- A Road to Mecca
Attempts to describe Muhammad Asad, born Leopold Weiss, bring to mind the Indian folktale of the blind men and the elephant — it depends on who you ask. Some regard him as "Europe's gift to Islam," capable of bridging Jewish, Christian, and Muslim cultures; to others he was a radical Jewish apostate, anti-Zionist, dubious Muslim convert, or fundamentalist; still others view him as a luminary of forward-thinking, moderate Islamic political thought. While some snicker at his ideals of coexistence and collaboration between the West and Islam, many find him worthy of emulation for the same reason.
There are indeed as many sides to Asad [End Page 163] as ways of perceiving him, for over the course of 91 years he undertook a variety of careers, adventures, and endeavors. Descended from a line of rabbis, Asad was born to a secular Jewish family in Ukraine in 1900. Raised in cosmopolitan Vienna, he was already an accomplished journalist and world traveler before his conversion to Islam in his early twenties; he would later become a UN representative for Pakistan and one of the primary drafters of its constitution, as well as a British political detainee, anti-imperialist activist, courtier of King Ibn Saud, political theorist, translator and commentator of the Qur'an, and a best-selling author before his death in Spain in 1992.
For a man whose life and career moved in step with nearly every major development in Western-Muslim relations of the 20th century, Asad remains known to remarkably few. But to these he is a subject of great interest — inspiring a number of books, articles and theses profiling him and his accomplishments. Yet even the best of these works leave any description of the man colored by the writer's own agenda.
In A Road to Mecca, the only documentary film about Asad, filmmaker Georg Misch does much the same but achieves a more balanced portrayal than most previous profiles. The film takes a broad look at the evolution of Asad and his socio-political ambitions to urge the Muslim world onto the path of democracy and modernity without relinquishing the best aspects of Arab and Muslim culture, believing these could enrich not only Muslim society but also all of humanity. Misch's lens reveals the disillusionment of such dreams by examining the realities of current cultural and political conflicts in all the places Asad once lived.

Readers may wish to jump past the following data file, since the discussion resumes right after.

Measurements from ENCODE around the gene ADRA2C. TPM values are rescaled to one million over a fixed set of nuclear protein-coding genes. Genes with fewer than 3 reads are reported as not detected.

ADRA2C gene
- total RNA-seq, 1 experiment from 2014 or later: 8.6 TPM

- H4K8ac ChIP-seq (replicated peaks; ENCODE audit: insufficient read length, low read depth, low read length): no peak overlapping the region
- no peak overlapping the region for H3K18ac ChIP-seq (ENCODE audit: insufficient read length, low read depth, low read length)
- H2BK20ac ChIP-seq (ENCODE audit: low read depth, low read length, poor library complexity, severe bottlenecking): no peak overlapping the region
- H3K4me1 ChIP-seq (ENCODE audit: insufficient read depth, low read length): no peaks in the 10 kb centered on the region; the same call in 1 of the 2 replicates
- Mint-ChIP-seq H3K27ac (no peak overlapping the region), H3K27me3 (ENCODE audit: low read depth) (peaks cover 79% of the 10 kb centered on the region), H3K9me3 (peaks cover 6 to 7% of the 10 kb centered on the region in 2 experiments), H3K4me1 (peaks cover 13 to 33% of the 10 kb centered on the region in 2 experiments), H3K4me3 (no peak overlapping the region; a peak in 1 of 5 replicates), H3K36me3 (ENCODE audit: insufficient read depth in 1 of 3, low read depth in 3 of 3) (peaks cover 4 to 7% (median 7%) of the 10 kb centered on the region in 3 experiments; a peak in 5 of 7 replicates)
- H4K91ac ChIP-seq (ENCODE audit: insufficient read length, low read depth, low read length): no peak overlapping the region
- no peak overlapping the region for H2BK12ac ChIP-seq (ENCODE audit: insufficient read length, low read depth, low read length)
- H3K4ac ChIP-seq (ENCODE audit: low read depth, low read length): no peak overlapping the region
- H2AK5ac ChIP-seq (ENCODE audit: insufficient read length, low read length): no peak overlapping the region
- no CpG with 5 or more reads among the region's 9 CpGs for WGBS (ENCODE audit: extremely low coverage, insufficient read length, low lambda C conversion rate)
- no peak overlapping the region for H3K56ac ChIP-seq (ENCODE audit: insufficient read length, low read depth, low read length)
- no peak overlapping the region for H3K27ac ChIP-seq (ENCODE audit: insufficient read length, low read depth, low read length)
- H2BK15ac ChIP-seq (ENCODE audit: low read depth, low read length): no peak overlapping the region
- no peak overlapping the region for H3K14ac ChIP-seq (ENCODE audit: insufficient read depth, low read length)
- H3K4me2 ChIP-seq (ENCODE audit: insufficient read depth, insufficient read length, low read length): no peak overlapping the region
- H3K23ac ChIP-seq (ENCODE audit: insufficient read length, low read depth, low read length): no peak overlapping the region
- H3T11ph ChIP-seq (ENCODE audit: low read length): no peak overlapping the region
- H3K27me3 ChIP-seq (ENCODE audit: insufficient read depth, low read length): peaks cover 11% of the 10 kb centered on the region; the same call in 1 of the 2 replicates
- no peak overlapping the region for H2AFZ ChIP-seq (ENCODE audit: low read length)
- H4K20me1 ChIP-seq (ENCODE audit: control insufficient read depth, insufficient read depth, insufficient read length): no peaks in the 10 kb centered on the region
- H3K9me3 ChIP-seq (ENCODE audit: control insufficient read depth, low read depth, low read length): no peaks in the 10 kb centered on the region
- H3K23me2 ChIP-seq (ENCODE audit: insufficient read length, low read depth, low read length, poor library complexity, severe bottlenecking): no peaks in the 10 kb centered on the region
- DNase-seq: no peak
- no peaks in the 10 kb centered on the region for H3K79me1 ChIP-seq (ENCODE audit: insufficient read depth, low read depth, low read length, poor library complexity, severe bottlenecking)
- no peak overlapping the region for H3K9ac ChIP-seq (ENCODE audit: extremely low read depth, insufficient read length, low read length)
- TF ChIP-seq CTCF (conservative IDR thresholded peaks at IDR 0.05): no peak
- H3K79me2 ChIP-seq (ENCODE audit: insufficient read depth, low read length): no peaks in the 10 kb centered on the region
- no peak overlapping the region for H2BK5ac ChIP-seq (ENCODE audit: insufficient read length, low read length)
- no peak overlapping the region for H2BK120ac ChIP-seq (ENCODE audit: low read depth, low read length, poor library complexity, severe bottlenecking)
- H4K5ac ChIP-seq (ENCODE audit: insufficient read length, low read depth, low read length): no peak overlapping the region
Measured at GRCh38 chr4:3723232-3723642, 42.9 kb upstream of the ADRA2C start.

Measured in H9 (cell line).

The film's title is a nod to Asad's autobiography, The Road to Mecca, which recounts the spiritual and physical journeys that took him from Vienna to Arabia and brought him from secularism to Islam. The obvious choice to retrace Asad's peregrinations is freshened by a multitude of interviews with family, friends, admirers (notably "The Asadian Society," a sort of intellectual Pakistani fan club), and even random pilgrims on their way to Mecca. Each segment reveals but a small part of the whole that makes up the man.
Throughout the film, Misch counter-poses Asad's remarks on his views of Islam and the possibility of understanding and cooperation between peoples with a predominantly pessimistic depiction of the Palestinian/Israeli Conflict, Pakistan's struggle for democracy, and the status of Islam in Europe and America. Misch's editing and spare commentary project his opinion that though Asad is still admired around the world, the causes for which he fought have been betrayed by small minds, corruption, and fear.
The film's primary drawback is that it overlooks opportunities to deepen its portrayal of Asad as a free-thinker and social outsider by failing to contextualize many of the interviewees' more intriguing allusions to instances when he was criticized, censored or sidelined for his views. Most prominently among these is that "editorial changes" in later editions of The Road to Mecca sold in Saudi Arabia were in fact censored passages of criticism of Ibn Saud. The reasons for Asad's ousting by his Pakistani colleagues at the UN, supposedly because of his marriage to an American Muslim convert, are likewise unexplored. Another is the...